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Re: [evil-psych] Re: [evil-psych] is it human nature to exploit others?

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  • Anna
    Ok, tell it to the police or war dogs that they are not intelligent. Or even better, dolphins. Do you know that dolphins have a language? Intelligence is a
    Message 1 of 72 , Apr 30 8:08 PM
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      Ok, tell it to  the police or war dogs  that they are not intelligent. Or even better, dolphins.  Do you know that dolphins have a language?
      Intelligence is a pattern making. Even robots can be intelligent. Yet dogs not? Then how do the wild dogs  decide what to do when   hungry?  Do they just wait until some hyena leaves them a rotten leftover? No, they hunt and usually in groups  and to do so, there must be some organization and planning.  My dogs crack nuts with their teeth and remove the meat to eat.  They open doors without being shown how.   They communicate with me very well too. I do not need to be close, I just get information in my mind that a dog  needs my help or   is sick even when he does not act sick and looks sick.
      You need to spend some time on a farm and get to know animals.  I  have pets, they are my family.
      Sure, some dogs and also other animals can be really  dumb, but some are very bright. People who show their dogs in obedience or hunting trials, breed for intelligence mainly. And they do it by inbreeding.
      That dogs are genetically close to people there is no doubt. This is the main reason why most genetic tests are done with dogs to  learn about humans.  So if humans are intelligent, why should not dogs?
       
      Anna
       
       
      Sent: Monday, April 30, 2012 11:45 AM
      Subject: [evol-psych] Re: [evil-psych] is it human nature to exploit others?
       
       



      --- In mailto:evolutionary-psychology%40yahoogroups.com, "Anna" <pantheon@...> wrote:

      > Sure, but basically and what
      every animal breeder can confirm is that if you want to have intelligent offspring, you need to breed two related intelligent individuals to each other. This is a fast and sure way. Considering that we do not exactly know what genes are responsible for intelligence, by outcrossing some of the components can get lost or not be present in another individual to match the same genetic components in another individual. The same apparent traits can be due to different genes.

      DWZ:
      Yes, I agree with what you are saying, although I have doubts about breeding for intelligence. Animal breeders certainly produce useful practical results, although the traits selected often are themselves poorly understood and the genes responsible for the traits cannot be identified. Nobody knows very much about the genetic basis of "animal intelligence." And no matter what is considered to be "intelligent behavior" on the part of animals, it is a big step from that behavior to a related concept in humans.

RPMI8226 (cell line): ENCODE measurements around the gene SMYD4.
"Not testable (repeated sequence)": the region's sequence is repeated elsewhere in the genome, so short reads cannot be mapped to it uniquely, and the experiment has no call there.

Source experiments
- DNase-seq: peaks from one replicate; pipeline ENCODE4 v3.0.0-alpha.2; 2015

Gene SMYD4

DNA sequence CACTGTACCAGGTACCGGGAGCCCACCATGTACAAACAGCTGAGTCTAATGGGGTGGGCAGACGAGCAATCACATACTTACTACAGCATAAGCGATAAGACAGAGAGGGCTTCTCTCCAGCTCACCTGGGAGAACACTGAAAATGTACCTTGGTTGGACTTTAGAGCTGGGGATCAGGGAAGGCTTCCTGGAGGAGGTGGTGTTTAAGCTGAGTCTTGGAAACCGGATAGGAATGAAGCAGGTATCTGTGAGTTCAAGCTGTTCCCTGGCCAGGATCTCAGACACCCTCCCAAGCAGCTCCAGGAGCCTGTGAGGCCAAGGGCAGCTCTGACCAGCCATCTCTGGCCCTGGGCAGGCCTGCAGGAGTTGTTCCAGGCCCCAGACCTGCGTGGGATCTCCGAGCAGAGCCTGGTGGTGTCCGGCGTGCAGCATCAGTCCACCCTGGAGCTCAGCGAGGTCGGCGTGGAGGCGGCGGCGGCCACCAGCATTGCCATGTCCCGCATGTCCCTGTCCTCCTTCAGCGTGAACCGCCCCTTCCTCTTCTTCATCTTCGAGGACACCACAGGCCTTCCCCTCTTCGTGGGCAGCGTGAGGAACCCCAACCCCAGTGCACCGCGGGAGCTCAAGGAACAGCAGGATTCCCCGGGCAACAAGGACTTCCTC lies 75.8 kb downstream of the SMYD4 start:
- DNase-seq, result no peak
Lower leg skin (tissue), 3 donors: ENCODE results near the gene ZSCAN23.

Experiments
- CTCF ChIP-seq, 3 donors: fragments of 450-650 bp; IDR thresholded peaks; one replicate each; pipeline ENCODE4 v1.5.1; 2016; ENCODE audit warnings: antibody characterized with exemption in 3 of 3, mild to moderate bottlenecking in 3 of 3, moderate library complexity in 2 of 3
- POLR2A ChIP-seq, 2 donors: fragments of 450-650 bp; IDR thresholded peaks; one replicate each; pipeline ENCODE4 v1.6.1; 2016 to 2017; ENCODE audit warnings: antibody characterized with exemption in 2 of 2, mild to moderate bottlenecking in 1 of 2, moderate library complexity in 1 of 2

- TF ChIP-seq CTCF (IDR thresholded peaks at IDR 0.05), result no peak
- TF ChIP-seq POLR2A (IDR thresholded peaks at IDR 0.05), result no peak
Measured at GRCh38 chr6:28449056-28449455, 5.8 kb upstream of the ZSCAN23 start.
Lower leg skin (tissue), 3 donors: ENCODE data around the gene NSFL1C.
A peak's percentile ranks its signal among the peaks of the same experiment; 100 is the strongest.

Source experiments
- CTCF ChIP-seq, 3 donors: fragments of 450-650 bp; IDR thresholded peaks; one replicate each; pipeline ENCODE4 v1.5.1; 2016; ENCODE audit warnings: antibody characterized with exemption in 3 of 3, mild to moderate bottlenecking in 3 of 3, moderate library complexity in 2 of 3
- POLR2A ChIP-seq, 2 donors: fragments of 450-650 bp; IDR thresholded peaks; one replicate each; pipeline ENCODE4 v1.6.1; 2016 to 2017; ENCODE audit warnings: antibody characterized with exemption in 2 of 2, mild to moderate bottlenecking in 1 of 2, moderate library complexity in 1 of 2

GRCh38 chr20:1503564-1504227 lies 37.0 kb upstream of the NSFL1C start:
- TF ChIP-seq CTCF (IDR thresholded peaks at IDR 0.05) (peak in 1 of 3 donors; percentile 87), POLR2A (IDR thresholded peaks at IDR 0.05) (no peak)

Since "intelligence" at the human level presumably has a large, if not overwhelming environamental component, any kind of genetic selection for that particular poorly-understood trait would be very hit-and-miss at present. I am rather confident that no single codon, or even a combination of five or six codons, will be discovered as the determinant of "intelligence" at the human level--not in the way in which a genetic error based one a readily identifiable coding error determines a metabolic disease.

      Best regards,

      Donald W. Zimmerman
      Vancouver, BC, Canada
      mailto:dwzimm%40telus.net
      http://www3.telus.net/public/a7a82899


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    • mark hubey
      Maybe a dissociation of ignorant speculation from education will become a part of the human condition. ... -- Regards, Mark Hubey If it can t be expressed in
      Message 72 of 72 , May 2, 2012
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        Maybe a dissociation of ignorant speculation from education will become a part of the human condition.


        On Wed, May 2, 2012 at 4:46 PM, Don Zimmerman <dwzimm@...> wrote:
         

        --- In evolutionary-psychology@yahoogroups.com, merle lester <bmlester@...> wrote:

        > love..is that a dirty word in the breeding department?..merle

        DWZ:
        Perhaps a dissociation of love and reproduction will become part of the human condition, like so many other activities that once were inseparable eventually came to be pursued independently of one another, as culture evolved. Who knows.

        Best regards,

        Donald W. Zimmerman
        Vancouver, BC, Canada
        dwzimm@...
        http://www3.telus.net/public/a7a82899




        --
        Regards,
        Mark Hubey

        "If it can't be expressed in figures, it is not science; it is opinion." — Robert Heinlein--Spoken by character Lazarus Long in Time Enough for Love (1973). In Leon E. Stover, Heinlein (1987)


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